A newfound protein called 'Neo'


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A newfound protein called 'Neo' Blog Image


Recent research has discovered a novel protein, referred to as "Neo," which plays a critical role in bacterial defence mechanisms against viral infections, particularly bacteriophages.

About Neo:

  • Discovery of 'Neo': It was reported by researchers led by Stephen Tang and Samuel Sternberg in a 2023 preprint paper on bio Rxiv while working on Klebsiella pneumoniae
  • Mechanism: Bacteria defend themselves from viral infection (against bacteriophages) using diverse immune systems, many of which sense and target foreign nucleic acids. Defense-associated reverse transcriptase (DRT) systems are one of them. 
  • In the DRT-2 system, the bacteria undergo de novo gene synthesis via rolling-circle reverse transcription (RT) of a non-coding RNA (ncRNA). 
  • In uninfected bacterial cells, the ncRNA and RT enzyme lead to the synthesis of a repetitive single-stranded cDNA. 
  • The presence of phage triggers the second-strand cDNA synthesis, leading to the production of long double-stranded DNA
  • This double-strand cDNA generates messenger RNAs that encode a stop codon-less, never-ending open-reading frame (neo) whose translation (neo protein) causes potent growth arrest (cell dormancy) of bacteria. It protects the larger bacterial population from the spread of phage.
  • Significance in Biotechnology and Medicine:
    • It represents a potential biotechnological tool for controlling viral infections.
    • Retroelements in the human genome and bacterial reverse transcriptases have a common evolutionary history as well as share functional mechanisms.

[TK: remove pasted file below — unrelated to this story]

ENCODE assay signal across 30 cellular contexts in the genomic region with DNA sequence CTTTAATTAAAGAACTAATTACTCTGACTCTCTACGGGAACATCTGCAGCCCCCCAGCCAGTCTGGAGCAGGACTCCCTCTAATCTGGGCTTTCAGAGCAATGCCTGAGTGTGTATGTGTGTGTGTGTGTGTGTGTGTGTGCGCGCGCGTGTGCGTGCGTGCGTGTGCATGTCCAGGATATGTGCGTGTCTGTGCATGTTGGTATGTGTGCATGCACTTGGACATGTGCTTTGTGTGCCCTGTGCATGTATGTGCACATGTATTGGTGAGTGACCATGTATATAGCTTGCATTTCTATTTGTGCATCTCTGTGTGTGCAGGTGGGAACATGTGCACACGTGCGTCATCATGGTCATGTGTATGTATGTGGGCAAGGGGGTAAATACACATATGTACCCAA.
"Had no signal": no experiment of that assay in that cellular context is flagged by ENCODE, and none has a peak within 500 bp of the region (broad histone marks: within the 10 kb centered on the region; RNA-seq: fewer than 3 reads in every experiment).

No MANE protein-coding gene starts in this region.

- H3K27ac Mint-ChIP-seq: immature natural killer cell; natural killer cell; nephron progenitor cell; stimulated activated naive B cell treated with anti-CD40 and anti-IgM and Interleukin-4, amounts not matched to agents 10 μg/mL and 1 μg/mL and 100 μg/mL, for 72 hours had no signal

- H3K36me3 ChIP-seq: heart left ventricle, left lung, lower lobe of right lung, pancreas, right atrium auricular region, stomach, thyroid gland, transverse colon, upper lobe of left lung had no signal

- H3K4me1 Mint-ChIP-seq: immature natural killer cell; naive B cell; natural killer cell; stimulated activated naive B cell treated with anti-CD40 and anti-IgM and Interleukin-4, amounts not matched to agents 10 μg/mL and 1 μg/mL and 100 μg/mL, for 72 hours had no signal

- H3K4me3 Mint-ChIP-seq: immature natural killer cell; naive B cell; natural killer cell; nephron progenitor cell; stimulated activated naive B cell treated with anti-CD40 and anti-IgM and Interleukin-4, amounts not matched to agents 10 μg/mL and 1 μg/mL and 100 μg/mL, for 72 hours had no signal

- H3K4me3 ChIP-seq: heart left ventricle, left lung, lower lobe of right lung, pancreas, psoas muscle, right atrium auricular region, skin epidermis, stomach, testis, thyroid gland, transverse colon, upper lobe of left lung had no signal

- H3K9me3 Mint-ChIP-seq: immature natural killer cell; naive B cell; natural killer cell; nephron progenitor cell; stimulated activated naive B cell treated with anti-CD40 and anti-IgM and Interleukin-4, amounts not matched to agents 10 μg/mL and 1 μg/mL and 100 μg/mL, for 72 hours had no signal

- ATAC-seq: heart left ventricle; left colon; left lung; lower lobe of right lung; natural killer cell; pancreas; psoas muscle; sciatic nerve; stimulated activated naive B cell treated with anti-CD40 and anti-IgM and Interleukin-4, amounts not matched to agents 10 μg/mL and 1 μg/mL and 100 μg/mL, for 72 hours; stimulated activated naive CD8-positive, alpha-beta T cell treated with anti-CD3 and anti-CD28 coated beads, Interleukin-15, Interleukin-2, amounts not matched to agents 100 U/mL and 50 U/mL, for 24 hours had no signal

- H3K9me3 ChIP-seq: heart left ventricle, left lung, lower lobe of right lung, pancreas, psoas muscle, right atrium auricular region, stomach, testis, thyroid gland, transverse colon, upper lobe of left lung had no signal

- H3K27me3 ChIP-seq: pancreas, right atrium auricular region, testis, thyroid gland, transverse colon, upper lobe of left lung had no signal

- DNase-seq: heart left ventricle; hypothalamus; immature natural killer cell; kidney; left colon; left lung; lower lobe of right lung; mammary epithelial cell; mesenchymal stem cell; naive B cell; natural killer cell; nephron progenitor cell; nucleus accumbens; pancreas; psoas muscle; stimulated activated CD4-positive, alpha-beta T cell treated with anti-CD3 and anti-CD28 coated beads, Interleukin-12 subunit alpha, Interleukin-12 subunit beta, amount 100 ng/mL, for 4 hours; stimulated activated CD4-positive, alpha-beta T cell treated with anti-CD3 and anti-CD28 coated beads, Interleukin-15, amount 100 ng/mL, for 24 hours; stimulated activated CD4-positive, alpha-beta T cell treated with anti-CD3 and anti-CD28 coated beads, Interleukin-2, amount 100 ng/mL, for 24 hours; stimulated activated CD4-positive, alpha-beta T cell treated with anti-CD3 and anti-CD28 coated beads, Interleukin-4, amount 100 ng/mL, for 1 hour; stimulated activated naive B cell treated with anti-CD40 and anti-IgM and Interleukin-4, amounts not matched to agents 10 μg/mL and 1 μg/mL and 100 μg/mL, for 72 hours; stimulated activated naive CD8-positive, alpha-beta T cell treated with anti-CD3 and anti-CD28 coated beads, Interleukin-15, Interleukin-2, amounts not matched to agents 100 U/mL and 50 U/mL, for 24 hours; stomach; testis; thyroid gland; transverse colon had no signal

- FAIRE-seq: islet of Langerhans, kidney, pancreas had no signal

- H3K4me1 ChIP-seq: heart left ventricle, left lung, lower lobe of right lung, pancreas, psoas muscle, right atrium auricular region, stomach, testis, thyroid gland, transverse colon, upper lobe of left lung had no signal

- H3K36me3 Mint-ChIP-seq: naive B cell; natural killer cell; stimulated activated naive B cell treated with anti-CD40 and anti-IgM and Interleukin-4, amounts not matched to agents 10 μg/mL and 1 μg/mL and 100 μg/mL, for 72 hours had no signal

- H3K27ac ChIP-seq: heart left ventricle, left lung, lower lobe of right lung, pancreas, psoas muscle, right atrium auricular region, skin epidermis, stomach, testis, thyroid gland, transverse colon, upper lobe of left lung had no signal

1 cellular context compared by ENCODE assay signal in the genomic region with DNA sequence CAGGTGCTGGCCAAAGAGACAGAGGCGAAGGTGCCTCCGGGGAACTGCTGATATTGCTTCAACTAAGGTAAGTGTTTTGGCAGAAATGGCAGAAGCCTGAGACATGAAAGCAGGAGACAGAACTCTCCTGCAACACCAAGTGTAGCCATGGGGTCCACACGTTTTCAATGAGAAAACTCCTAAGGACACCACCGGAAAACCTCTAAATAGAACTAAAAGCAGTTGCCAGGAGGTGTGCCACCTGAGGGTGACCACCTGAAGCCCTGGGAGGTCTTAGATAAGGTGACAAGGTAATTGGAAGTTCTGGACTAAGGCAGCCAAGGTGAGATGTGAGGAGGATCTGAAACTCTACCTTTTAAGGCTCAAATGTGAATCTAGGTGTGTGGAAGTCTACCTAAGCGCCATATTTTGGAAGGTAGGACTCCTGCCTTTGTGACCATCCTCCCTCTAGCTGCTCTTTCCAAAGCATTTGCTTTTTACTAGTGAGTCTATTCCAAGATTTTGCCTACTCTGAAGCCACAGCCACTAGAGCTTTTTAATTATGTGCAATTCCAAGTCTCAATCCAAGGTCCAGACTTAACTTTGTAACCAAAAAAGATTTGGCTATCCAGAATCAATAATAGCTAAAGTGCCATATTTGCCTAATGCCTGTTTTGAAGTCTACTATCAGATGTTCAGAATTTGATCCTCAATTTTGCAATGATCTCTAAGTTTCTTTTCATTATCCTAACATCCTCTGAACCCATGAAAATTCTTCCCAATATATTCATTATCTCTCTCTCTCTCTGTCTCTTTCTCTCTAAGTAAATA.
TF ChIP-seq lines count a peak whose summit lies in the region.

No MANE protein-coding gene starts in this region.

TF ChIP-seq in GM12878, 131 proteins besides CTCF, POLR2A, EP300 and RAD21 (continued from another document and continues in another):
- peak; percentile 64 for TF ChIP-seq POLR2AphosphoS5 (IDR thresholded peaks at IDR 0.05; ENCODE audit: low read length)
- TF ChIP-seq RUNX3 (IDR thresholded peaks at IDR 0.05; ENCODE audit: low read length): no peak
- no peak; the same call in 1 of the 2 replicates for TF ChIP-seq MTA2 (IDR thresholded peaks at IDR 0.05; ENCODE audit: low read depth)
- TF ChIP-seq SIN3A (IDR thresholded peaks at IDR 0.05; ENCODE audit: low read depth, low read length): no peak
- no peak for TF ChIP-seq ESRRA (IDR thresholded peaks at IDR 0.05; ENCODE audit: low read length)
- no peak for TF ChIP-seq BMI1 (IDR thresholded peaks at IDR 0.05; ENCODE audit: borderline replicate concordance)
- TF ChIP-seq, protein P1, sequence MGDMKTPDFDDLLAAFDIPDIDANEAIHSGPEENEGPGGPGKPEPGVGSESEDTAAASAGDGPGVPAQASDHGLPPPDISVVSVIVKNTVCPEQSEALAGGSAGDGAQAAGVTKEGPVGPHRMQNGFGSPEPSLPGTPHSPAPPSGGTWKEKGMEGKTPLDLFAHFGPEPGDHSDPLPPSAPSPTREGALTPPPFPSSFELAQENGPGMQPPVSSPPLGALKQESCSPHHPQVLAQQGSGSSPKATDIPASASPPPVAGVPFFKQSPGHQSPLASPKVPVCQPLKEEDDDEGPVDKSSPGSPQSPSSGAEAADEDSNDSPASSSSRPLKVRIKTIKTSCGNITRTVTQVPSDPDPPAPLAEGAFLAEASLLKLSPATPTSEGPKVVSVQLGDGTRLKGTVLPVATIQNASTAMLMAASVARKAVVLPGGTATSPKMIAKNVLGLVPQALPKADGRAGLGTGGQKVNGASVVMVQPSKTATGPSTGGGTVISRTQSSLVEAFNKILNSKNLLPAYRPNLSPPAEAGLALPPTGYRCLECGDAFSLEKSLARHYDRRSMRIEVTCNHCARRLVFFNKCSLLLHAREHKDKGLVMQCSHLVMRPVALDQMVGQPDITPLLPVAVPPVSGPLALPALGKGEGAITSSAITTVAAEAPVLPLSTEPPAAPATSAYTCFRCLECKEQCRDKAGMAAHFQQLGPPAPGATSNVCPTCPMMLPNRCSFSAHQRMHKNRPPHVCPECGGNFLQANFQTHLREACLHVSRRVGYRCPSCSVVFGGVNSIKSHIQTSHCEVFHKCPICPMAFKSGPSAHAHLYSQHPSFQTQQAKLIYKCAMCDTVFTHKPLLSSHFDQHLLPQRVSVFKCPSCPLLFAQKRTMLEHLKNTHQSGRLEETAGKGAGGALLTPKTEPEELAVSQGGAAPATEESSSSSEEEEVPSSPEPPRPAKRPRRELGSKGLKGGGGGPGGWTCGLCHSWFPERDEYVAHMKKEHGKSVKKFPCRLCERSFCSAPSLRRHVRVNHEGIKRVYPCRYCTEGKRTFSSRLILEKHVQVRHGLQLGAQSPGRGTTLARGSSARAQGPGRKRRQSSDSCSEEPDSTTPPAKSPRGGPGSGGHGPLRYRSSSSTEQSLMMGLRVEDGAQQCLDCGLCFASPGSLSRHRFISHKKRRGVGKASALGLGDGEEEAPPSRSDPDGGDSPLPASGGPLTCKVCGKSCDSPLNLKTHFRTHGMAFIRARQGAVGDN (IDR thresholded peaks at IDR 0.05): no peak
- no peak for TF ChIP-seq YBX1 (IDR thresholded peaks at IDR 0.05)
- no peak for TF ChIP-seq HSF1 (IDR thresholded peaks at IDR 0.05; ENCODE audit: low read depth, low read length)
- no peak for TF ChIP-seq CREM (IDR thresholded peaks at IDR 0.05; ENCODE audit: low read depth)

• Bacterial reverse transcriptases, believed to be the precursors of their eukaryotic counterparts, exhibit analogous mechanisms.
  • Reverse transcriptase: 
  • The ability of cells to create DNA copies from RNA is called reverse transcription. It is performed by the enzyme called reverse transcriptase. 
  • Reverse transcriptase, discovered by Howard Temin and David Baltimore in 1970, has revolutionised research methods in molecular biology and is crucial in studying and managing RNA viruses like HIV.
  • Reverse transcriptase is used in molecular biology to clone genes, perform PCR, and analyse genomes. 

It is also used in diagnostics to detect and quantify viral loads, such as in the case of SARS-2. It also has helped track the virus’s spread, paving the way for surveillance, better public healthcare, and vaccine development.

Q1. What is a DNA?

DNA (Deoxyribonucleic Acid) is a molecule that carries genetic information, responsible for transmitting hereditary traits from parents to offspring. It is a double helix structure composed of nucleotides with four nitrogenous bases: adenine, cytosine, guanine, and thymine.

Source: The bacteria that write new genes to cope with infections